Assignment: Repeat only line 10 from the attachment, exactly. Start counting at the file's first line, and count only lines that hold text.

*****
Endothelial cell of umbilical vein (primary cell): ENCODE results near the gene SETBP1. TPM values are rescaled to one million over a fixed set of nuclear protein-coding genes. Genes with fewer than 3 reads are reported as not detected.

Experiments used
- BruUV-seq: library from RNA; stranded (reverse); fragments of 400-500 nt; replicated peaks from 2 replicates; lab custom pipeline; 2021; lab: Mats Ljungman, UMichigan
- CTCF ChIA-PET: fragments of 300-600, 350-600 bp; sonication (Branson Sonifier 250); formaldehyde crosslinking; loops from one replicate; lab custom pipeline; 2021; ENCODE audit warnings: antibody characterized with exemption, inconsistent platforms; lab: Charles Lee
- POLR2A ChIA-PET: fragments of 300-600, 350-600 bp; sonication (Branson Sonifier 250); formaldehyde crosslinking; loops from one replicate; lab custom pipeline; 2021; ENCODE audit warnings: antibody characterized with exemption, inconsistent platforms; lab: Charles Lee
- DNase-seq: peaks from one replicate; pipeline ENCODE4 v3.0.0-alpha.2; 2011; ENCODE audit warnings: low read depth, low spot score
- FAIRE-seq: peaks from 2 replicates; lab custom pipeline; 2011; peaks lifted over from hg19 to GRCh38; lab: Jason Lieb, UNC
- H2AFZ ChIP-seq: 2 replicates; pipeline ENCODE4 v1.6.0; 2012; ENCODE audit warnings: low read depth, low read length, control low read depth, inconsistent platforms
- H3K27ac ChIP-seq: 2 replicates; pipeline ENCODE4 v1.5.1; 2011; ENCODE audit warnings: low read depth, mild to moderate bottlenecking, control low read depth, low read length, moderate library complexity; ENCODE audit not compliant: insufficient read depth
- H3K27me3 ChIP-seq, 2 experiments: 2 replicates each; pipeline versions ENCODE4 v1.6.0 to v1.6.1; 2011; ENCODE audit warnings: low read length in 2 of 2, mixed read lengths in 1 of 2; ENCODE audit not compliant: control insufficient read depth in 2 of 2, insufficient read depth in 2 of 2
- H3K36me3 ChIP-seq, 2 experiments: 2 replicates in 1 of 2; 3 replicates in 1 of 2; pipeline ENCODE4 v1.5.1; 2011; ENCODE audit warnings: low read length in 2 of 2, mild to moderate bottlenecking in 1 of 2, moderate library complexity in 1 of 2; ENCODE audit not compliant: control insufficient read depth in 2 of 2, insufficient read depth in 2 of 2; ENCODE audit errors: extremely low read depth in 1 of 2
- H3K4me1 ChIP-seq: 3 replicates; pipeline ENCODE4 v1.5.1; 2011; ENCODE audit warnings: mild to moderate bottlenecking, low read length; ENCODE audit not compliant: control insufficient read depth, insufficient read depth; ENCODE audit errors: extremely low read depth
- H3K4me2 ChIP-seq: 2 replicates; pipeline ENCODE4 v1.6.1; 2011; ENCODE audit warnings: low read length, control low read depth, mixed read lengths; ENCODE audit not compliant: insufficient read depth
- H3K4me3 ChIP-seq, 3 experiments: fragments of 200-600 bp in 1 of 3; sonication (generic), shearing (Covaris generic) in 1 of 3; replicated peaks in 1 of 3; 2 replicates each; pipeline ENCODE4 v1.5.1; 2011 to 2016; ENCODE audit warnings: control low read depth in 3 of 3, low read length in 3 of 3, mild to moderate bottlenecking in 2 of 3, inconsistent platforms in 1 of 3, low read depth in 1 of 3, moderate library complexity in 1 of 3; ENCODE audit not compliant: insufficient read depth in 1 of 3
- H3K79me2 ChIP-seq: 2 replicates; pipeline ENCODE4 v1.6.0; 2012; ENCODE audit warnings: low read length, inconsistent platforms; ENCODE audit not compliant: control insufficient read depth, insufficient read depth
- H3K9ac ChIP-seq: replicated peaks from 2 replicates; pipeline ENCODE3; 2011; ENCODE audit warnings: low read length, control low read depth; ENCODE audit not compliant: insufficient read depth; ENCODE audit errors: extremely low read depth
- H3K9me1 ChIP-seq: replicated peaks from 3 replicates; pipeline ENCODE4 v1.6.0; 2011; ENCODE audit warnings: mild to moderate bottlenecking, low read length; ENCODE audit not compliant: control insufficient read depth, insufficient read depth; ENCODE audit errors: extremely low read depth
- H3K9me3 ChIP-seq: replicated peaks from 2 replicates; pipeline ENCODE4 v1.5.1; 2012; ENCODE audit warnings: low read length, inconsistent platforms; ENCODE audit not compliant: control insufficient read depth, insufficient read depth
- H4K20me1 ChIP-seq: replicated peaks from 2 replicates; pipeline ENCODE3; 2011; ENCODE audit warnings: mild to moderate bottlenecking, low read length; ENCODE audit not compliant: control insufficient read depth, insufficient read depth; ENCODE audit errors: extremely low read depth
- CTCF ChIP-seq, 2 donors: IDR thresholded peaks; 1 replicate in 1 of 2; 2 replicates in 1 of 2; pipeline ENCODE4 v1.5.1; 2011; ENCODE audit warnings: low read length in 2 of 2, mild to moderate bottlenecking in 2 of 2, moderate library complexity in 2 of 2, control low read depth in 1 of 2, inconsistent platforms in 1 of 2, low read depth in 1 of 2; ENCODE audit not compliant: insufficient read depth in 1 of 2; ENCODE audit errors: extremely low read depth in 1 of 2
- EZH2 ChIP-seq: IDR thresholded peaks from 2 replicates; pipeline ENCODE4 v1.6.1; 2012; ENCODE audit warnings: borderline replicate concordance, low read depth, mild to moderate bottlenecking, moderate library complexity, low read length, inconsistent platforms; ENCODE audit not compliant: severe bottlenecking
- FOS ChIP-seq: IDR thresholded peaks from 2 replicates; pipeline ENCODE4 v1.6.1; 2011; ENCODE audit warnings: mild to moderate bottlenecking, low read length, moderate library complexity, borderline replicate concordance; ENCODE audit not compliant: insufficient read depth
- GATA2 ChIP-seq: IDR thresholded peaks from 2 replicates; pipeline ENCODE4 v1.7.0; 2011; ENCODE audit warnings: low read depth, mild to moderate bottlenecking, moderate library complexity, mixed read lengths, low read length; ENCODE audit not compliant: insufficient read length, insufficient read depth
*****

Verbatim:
- H3K27me3 ChIP-seq, 2 experiments: 2 replicates each; pipeline versions ENCODE4 v1.6.0 to v1.6.1; 2011; ENCODE audit warnings: low read length in 2 of 2, mixed read lengths in 1 of 2; ENCODE audit not compliant: control insufficient read depth in 2 of 2, insufficient read depth in 2 of 2